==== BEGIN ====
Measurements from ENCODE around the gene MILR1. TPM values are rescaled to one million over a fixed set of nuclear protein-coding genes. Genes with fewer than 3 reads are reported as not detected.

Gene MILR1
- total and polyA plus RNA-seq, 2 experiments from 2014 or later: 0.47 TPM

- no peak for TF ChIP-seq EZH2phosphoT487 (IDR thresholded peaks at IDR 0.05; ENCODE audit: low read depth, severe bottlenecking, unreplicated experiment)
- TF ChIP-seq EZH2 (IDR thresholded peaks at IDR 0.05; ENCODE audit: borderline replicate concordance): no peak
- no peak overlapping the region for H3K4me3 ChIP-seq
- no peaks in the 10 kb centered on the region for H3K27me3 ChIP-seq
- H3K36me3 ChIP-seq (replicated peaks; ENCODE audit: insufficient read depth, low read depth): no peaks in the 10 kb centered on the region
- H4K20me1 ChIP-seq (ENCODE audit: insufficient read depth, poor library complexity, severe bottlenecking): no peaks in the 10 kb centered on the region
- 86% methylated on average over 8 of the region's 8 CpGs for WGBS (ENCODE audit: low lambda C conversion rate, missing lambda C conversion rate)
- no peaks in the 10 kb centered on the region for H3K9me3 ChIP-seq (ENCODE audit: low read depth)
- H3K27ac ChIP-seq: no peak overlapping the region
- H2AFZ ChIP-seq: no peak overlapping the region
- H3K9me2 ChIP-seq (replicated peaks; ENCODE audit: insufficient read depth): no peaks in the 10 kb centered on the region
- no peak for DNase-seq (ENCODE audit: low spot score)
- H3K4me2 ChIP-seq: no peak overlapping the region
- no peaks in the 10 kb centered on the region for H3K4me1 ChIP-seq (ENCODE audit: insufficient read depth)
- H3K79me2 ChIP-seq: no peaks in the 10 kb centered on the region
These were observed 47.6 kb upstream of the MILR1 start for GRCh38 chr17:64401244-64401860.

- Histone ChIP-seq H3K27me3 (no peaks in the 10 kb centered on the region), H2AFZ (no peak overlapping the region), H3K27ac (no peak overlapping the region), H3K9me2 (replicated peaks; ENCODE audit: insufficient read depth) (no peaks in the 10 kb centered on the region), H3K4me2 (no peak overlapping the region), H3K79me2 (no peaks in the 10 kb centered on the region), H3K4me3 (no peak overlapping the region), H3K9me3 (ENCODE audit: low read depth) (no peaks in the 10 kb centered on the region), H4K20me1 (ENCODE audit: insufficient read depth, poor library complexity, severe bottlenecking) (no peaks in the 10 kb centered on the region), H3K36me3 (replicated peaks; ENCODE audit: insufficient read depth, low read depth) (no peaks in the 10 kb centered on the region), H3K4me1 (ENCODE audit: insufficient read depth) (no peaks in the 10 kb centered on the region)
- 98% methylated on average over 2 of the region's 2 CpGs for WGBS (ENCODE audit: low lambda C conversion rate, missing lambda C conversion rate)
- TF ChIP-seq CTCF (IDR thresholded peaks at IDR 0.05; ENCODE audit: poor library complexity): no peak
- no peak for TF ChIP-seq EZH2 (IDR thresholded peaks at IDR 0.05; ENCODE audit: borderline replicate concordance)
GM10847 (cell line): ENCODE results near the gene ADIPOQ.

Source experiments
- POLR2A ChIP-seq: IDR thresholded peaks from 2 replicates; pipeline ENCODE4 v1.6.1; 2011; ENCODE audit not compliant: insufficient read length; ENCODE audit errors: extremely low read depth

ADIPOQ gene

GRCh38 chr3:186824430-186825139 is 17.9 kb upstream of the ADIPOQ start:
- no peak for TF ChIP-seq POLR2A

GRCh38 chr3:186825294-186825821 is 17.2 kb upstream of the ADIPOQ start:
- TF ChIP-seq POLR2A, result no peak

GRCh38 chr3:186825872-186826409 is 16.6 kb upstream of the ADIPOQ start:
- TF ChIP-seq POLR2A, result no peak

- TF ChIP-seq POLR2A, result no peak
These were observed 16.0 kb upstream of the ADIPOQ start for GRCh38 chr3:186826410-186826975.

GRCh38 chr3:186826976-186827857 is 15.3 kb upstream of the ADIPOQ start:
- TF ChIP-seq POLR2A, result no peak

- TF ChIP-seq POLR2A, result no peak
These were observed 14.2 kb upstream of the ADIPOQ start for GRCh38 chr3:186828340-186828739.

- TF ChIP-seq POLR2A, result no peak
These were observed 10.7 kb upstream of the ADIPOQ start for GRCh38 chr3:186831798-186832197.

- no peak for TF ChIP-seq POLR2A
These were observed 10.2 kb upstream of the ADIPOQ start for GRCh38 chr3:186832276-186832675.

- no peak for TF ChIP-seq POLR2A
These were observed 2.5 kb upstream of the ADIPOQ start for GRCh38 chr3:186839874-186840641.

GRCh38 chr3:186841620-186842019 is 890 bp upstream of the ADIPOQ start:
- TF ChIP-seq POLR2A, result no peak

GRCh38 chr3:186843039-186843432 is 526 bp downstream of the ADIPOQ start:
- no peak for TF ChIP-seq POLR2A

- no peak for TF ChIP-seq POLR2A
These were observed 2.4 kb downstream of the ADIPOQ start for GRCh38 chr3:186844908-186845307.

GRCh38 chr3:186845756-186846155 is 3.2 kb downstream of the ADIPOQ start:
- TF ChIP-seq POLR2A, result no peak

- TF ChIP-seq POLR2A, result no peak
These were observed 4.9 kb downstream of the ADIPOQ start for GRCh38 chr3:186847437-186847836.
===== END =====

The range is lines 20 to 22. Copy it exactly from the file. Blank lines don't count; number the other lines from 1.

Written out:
- Histone ChIP-seq H3K27me3 (no peaks in the 10 kb centered on the region), H2AFZ (no peak overlapping the region), H3K27ac (no peak overlapping the region), H3K9me2 (replicated peaks; ENCODE audit: insufficient read depth) (no peaks in the 10 kb centered on the region), H3K4me2 (no peak overlapping the region), H3K79me2 (no peaks in the 10 kb centered on the region), H3K4me3 (no peak overlapping the region), H3K9me3 (ENCODE audit: low read depth) (no peaks in the 10 kb centered on the region), H4K20me1 (ENCODE audit: insufficient read depth, poor library complexity, severe bottlenecking) (no peaks in the 10 kb centered on the region), H3K36me3 (replicated peaks; ENCODE audit: insufficient read depth, low read depth) (no peaks in the 10 kb centered on the region), H3K4me1 (ENCODE audit: insufficient read depth) (no peaks in the 10 kb centered on the region)
- 98% methylated on average over 2 of the region's 2 CpGs for WGBS (ENCODE audit: low lambda C conversion rate, missing lambda C conversion rate)
- TF ChIP-seq CTCF (IDR thresholded peaks at IDR 0.05; ENCODE audit: poor library complexity): no peak